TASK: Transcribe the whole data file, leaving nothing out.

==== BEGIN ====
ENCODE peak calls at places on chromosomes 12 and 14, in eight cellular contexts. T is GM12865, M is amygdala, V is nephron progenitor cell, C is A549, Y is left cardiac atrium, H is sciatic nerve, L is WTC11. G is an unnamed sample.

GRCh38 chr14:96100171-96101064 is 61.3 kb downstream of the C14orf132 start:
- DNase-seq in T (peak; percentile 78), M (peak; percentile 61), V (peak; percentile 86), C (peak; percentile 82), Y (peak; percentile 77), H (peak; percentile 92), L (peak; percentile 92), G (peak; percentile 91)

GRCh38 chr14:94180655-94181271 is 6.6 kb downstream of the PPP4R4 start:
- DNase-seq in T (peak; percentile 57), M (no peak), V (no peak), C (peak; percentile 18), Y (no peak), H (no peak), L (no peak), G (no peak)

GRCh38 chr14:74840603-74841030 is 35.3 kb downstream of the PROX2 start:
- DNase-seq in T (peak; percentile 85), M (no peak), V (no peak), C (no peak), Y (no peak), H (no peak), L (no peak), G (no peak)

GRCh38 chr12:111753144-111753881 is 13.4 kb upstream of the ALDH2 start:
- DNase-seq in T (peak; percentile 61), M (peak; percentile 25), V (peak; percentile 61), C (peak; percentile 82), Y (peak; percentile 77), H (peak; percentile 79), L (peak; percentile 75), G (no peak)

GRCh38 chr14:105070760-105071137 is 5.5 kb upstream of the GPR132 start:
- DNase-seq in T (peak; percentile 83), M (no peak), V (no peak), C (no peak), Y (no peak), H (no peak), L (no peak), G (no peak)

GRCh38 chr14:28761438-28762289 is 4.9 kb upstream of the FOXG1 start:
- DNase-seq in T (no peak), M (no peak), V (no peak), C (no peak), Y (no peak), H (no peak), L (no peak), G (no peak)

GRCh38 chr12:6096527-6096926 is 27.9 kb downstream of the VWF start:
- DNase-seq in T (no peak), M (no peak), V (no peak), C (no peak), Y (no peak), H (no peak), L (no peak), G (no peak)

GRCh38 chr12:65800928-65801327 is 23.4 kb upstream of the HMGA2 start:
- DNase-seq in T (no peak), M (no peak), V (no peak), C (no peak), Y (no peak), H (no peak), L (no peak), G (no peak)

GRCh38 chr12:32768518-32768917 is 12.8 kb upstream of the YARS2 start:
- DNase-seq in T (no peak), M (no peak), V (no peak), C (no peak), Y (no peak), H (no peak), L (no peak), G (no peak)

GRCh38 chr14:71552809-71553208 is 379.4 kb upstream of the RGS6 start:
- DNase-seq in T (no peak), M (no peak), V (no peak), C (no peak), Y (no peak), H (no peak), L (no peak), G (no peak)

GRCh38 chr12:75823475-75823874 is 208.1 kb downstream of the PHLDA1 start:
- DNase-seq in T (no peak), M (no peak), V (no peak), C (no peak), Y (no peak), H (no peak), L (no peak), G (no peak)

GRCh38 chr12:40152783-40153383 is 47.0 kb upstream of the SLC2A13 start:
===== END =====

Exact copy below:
ENCODE peak calls at places on chromosomes 12 and 14, in eight cellular contexts. T is GM12865, M is amygdala, V is nephron progenitor cell, C is A549, Y is left cardiac atrium, H is sciatic nerve, L is WTC11. G is an unnamed sample.

GRCh38 chr14:96100171-96101064 is 61.3 kb downstream of the C14orf132 start:
- DNase-seq in T (peak; percentile 78), M (peak; percentile 61), V (peak; percentile 86), C (peak; percentile 82), Y (peak; percentile 77), H (peak; percentile 92), L (peak; percentile 92), G (peak; percentile 91)

GRCh38 chr14:94180655-94181271 is 6.6 kb downstream of the PPP4R4 start:
- DNase-seq in T (peak; percentile 57), M (no peak), V (no peak), C (peak; percentile 18), Y (no peak), H (no peak), L (no peak), G (no peak)

GRCh38 chr14:74840603-74841030 is 35.3 kb downstream of the PROX2 start:
- DNase-seq in T (peak; percentile 85), M (no peak), V (no peak), C (no peak), Y (no peak), H (no peak), L (no peak), G (no peak)

GRCh38 chr12:111753144-111753881 is 13.4 kb upstream of the ALDH2 start:
- DNase-seq in T (peak; percentile 61), M (peak; percentile 25), V (peak; percentile 61), C (peak; percentile 82), Y (peak; percentile 77), H (peak; percentile 79), L (peak; percentile 75), G (no peak)

GRCh38 chr14:105070760-105071137 is 5.5 kb upstream of the GPR132 start:
- DNase-seq in T (peak; percentile 83), M (no peak), V (no peak), C (no peak), Y (no peak), H (no peak), L (no peak), G (no peak)

GRCh38 chr14:28761438-28762289 is 4.9 kb upstream of the FOXG1 start:
- DNase-seq in T (no peak), M (no peak), V (no peak), C (no peak), Y (no peak), H (no peak), L (no peak), G (no peak)

GRCh38 chr12:6096527-6096926 is 27.9 kb downstream of the VWF start:
- DNase-seq in T (no peak), M (no peak), V (no peak), C (no peak), Y (no peak), H (no peak), L (no peak), G (no peak)

GRCh38 chr12:65800928-65801327 is 23.4 kb upstream of the HMGA2 start:
- DNase-seq in T (no peak), M (no peak), V (no peak), C (no peak), Y (no peak), H (no peak), L (no peak), G (no peak)

GRCh38 chr12:32768518-32768917 is 12.8 kb upstream of the YARS2 start:
- DNase-seq in T (no peak), M (no peak), V (no peak), C (no peak), Y (no peak), H (no peak), L (no peak), G (no peak)

GRCh38 chr14:71552809-71553208 is 379.4 kb upstream of the RGS6 start:
- DNase-seq in T (no peak), M (no peak), V (no peak), C (no peak), Y (no peak), H (no peak), L (no peak), G (no peak)

GRCh38 chr12:75823475-75823874 is 208.1 kb downstream of the PHLDA1 start:
- DNase-seq in T (no peak), M (no peak), V (no peak), C (no peak), Y (no peak), H (no peak), L (no peak), G (no peak)

GRCh38 chr12:40152783-40153383 is 47.0 kb upstream of the SLC2A13 start: